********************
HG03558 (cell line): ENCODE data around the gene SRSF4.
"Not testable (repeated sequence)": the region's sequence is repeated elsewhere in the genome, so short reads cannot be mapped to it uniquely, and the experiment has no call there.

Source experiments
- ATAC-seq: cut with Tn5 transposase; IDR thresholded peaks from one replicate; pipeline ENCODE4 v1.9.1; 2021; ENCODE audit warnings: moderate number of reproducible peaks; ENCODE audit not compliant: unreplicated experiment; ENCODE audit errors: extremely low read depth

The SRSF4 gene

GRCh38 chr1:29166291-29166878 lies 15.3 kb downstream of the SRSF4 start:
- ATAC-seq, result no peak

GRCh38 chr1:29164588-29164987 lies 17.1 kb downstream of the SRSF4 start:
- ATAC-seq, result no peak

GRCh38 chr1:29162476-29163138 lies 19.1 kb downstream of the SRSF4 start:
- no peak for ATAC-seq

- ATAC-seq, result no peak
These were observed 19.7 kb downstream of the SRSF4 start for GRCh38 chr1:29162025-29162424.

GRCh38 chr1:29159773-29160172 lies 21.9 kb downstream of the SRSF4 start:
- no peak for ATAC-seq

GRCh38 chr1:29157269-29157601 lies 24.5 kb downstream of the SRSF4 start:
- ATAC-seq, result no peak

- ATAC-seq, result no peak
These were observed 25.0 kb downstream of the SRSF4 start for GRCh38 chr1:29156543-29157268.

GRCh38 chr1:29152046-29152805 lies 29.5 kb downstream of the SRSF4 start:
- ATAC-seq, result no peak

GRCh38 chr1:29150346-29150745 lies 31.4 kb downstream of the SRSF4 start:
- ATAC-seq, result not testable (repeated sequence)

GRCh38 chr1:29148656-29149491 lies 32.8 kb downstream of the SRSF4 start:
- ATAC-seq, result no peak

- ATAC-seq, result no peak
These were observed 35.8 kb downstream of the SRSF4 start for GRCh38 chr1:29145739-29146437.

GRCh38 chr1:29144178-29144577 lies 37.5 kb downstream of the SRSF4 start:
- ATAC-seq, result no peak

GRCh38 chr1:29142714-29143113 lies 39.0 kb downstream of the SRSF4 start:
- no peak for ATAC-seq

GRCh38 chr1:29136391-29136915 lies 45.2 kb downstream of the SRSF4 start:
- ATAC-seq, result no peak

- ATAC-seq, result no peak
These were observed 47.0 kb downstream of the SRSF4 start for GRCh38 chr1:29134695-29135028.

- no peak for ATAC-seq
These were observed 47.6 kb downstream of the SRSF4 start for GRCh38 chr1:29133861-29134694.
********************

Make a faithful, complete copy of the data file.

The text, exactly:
HG03558 (cell line): ENCODE data around the gene SRSF4.
"Not testable (repeated sequence)": the region's sequence is repeated elsewhere in the genome, so short reads cannot be mapped to it uniquely, and the experiment has no call there.

Source experiments
- ATAC-seq: cut with Tn5 transposase; IDR thresholded peaks from one replicate; pipeline ENCODE4 v1.9.1; 2021; ENCODE audit warnings: moderate number of reproducible peaks; ENCODE audit not compliant: unreplicated experiment; ENCODE audit errors: extremely low read depth

The SRSF4 gene

GRCh38 chr1:29166291-29166878 lies 15.3 kb downstream of the SRSF4 start:
- ATAC-seq, result no peak

GRCh38 chr1:29164588-29164987 lies 17.1 kb downstream of the SRSF4 start:
- ATAC-seq, result no peak

GRCh38 chr1:29162476-29163138 lies 19.1 kb downstream of the SRSF4 start:
- no peak for ATAC-seq

- ATAC-seq, result no peak
These were observed 19.7 kb downstream of the SRSF4 start for GRCh38 chr1:29162025-29162424.

GRCh38 chr1:29159773-29160172 lies 21.9 kb downstream of the SRSF4 start:
- no peak for ATAC-seq

GRCh38 chr1:29157269-29157601 lies 24.5 kb downstream of the SRSF4 start:
- ATAC-seq, result no peak

- ATAC-seq, result no peak
These were observed 25.0 kb downstream of the SRSF4 start for GRCh38 chr1:29156543-29157268.

GRCh38 chr1:29152046-29152805 lies 29.5 kb downstream of the SRSF4 start:
- ATAC-seq, result no peak

GRCh38 chr1:29150346-29150745 lies 31.4 kb downstream of the SRSF4 start:
- ATAC-seq, result not testable (repeated sequence)

GRCh38 chr1:29148656-29149491 lies 32.8 kb downstream of the SRSF4 start:
- ATAC-seq, result no peak

- ATAC-seq, result no peak
These were observed 35.8 kb downstream of the SRSF4 start for GRCh38 chr1:29145739-29146437.

GRCh38 chr1:29144178-29144577 lies 37.5 kb downstream of the SRSF4 start:
- ATAC-seq, result no peak

GRCh38 chr1:29142714-29143113 lies 39.0 kb downstream of the SRSF4 start:
- no peak for ATAC-seq

GRCh38 chr1:29136391-29136915 lies 45.2 kb downstream of the SRSF4 start:
- ATAC-seq, result no peak

- ATAC-seq, result no peak
These were observed 47.0 kb downstream of the SRSF4 start for GRCh38 chr1:29134695-29135028.

- no peak for ATAC-seq
These were observed 47.6 kb downstream of the SRSF4 start for GRCh38 chr1:29133861-29134694.